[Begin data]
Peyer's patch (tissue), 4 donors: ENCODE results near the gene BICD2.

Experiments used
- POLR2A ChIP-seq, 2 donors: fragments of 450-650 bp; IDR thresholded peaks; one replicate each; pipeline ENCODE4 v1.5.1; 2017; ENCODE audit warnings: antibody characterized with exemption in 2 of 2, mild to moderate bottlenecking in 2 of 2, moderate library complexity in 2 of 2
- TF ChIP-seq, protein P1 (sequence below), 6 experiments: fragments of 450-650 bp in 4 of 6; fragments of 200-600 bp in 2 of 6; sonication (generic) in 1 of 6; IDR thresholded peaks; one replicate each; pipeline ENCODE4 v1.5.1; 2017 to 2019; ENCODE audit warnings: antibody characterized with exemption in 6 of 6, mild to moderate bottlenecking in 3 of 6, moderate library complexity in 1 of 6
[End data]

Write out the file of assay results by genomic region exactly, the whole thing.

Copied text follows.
Peyer's patch (tissue), 4 donors: ENCODE results near the gene BICD2.

Experiments used
- POLR2A ChIP-seq, 2 donors: fragments of 450-650 bp; IDR thresholded peaks; one replicate each; pipeline ENCODE4 v1.5.1; 2017; ENCODE audit warnings: antibody characterized with exemption in 2 of 2, mild to moderate bottlenecking in 2 of 2, moderate library complexity in 2 of 2
- TF ChIP-seq, protein P1 (sequence below), 6 experiments: fragments of 450-650 bp in 4 of 6; fragments of 200-600 bp in 2 of 6; sonication (generic) in 1 of 6; IDR thresholded peaks; one replicate each; pipeline ENCODE4 v1.5.1; 2017 to 2019; ENCODE audit warnings: antibody characterized with exemption in 6 of 6, mild to moderate bottlenecking in 3 of 6, moderate library complexity in 1 of 6